New propellers are seldom in perfect balance. In my experience, less than 10 % I have purchased over many years have NOT required any re-balancing. An unbalanced propeller will cause vibration that will be transmitted to the airframe of the model..  Excessive vibration will reduce engine and airframe life, by loosening the engine and silencer mountings and also damaging the servos and control mechanismst. Most model aircraft engines have just a single cylinder. Only a percentage of the reciprocating piston and conrod mass can be balanced by the rotating crankshaft mass. Thus, some vibration will be present at all times. Although this will vary in frequency with engine rpm and amplitude according to the crankshaft “ balance factor “ and any damping effect of the engine mountings.

 Electric motors are easily damaged by out of balance propellers. The motor bearings will have a much shorter life and the internal magnets have been known to come loose. A badly out of balance propeller can even damage the output shaft of the motor.  

Rubber mounting any engine will reduce the vibration transmitted to the airframe. Thus, less noise will be radiated from the model. Foam cored wings tend to damp airframe noise quite well. I have “heard” many modern models with strongly constructed lightweight airframes and solidly mounted engines . Although the design and construction has been of excellent quality, the airframes tend to be very noisy and resonate like a drum at certain engine speeds. These really are a case for rubber mounting the engine, as airframe vibration at these levels will cause a significant reduction in servo life and control fittings. This is assuming the receiver is properly secured and isolated from vibration. Velcro mountings on their own do not properly isolate receivers from vibration.

Ocasionally, a plane that seems reasonably quiet when on the ground, can become noisier when being flown. This is often due to increases in engine speed the airframe resonance. Two of my own planes have exhibited this phenomenon. On both occasions it has been due to undercarriage vibration. One plane, a “Limbo Dancer” once the exhaust and propeller noise had been reduced to acceptable levels, I could then hear the wheels vibrating on the axles in flight. So I bushed the wheels with plastic sleeving from some electrical wire and lightly oiled the axles. Job Done!…..Vibration cured……………. On a 1970’s vintage aerobatic design with a fixed tricycle undecarriage, the torsion bars of the main undercarriage vibrated in sympathy with the exhaust note to produce a loud vibration noise. So again, I fitted plastic sleeving from electrical wire to prevent the torsion rods vibrating in the wing mountings.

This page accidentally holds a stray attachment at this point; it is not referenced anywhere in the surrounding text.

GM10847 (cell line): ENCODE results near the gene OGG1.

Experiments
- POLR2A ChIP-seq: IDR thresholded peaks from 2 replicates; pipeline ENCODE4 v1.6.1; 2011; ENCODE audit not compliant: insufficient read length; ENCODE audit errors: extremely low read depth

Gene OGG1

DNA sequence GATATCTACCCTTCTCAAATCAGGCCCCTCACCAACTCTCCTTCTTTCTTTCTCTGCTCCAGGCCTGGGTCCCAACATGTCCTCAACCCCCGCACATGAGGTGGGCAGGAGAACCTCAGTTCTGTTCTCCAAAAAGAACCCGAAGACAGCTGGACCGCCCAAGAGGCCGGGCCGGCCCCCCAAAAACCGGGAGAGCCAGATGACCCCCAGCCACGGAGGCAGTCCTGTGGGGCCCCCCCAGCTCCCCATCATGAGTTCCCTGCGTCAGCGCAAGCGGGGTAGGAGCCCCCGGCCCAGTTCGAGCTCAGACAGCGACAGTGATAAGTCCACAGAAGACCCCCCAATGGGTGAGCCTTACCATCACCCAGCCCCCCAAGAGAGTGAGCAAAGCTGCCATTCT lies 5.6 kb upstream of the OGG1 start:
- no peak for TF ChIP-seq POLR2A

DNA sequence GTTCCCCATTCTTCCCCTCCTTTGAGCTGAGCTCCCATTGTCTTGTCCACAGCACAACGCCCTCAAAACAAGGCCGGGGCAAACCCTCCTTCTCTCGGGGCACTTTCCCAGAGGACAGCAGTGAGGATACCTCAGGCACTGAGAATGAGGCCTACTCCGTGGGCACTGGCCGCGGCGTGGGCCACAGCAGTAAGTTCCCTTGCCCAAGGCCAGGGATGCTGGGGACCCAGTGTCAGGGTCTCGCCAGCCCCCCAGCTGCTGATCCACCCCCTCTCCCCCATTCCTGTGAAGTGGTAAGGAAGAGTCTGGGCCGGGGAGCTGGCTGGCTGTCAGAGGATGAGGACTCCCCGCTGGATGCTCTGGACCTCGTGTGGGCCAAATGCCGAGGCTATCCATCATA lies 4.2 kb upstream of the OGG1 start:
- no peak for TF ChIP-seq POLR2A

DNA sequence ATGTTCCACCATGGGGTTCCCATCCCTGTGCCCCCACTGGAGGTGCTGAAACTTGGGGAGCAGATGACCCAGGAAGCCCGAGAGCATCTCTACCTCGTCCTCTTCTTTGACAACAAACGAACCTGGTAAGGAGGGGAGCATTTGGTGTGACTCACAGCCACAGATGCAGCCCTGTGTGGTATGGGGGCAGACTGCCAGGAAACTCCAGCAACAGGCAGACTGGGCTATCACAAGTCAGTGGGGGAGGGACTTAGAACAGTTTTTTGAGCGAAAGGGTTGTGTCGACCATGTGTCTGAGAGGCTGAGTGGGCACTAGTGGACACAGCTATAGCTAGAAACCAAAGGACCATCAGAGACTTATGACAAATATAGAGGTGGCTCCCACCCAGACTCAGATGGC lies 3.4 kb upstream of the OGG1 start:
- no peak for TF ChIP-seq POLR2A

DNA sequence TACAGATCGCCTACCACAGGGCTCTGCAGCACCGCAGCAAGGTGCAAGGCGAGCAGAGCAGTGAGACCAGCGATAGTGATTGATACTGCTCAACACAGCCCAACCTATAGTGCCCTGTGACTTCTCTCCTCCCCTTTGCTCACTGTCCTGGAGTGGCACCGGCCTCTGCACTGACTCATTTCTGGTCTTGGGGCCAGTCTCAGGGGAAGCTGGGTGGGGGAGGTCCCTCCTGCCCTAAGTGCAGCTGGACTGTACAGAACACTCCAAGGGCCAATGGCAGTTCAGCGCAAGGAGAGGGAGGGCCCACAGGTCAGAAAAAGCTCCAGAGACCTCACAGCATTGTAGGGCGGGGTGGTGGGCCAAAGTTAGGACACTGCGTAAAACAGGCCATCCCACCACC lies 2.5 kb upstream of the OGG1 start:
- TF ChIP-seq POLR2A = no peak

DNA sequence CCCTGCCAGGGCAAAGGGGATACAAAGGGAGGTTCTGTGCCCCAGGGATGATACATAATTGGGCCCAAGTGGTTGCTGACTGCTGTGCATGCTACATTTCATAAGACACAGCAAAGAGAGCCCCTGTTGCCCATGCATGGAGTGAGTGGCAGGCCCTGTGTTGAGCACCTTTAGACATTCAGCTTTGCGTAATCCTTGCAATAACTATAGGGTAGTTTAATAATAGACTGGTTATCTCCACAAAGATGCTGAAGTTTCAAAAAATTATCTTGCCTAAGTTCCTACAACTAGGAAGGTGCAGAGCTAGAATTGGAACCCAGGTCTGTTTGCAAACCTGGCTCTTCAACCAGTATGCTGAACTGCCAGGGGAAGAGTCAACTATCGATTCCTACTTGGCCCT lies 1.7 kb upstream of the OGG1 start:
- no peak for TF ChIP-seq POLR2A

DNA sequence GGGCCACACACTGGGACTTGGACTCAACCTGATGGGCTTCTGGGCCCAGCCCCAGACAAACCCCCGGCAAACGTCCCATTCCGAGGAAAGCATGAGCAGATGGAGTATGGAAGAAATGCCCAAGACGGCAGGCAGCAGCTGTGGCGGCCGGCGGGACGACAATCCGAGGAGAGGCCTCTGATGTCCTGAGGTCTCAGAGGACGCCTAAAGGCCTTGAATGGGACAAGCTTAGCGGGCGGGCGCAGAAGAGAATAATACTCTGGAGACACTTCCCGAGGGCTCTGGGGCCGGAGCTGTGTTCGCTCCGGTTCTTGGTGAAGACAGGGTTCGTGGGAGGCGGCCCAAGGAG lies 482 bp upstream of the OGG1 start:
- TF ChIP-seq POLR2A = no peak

So, having a quiet plane is not just about keeping the neighbours happy. It is also about good engineering practice and reducing electronic and airframe failures. And, saving a lot of your hard earned money in the long run! I clearly remember the radio controlled model aircraft of the 1960’s. Nobody ever used any silencers at all !!  And boy!!!………….did those McCoy 60’s, Merco 49’s and similar engines …………

                                        CRACKLE!!

             *****************************************

Hints & Tips

Oct 19, 2011   //   by admin   //   Tech Info  //  No Comments

I prefer to fit larger diameter propellers than is recommended by most engine manufacturers.
Over the years, largely by trial and error, rather than trying to get maximum rpm on the ground, I try to get maximum static thrust for good acceleration and climb out.
( Maximum Engine Torque or BMEP = Brake Mean Effective Pressure)

This is how engines were tested and propellers were selected for most early aircraft. ….There is a tree preserved at Farnborough Aerodrome where many early aircraft were tethered for engine tests.

In this way, the acceleration, take-off  and climb out of most models can be significantly improved.

As a general rule of thumb if a 12″ x 6″ propeller is recommended for a 10cc motor, then this can be simply transposed to a larger 13″ x 5″ or even a 14″ x 4″ propeller which will load up the engine in a similar way within it’s useable RPM range.
Bearing in mind that the engine revs will increase as the model achieves it’s normal flying speed.

Also, the engine revs will rise during a dive, but the actual air speed will be not so high when compared with a smaller propeller with a greater pitch.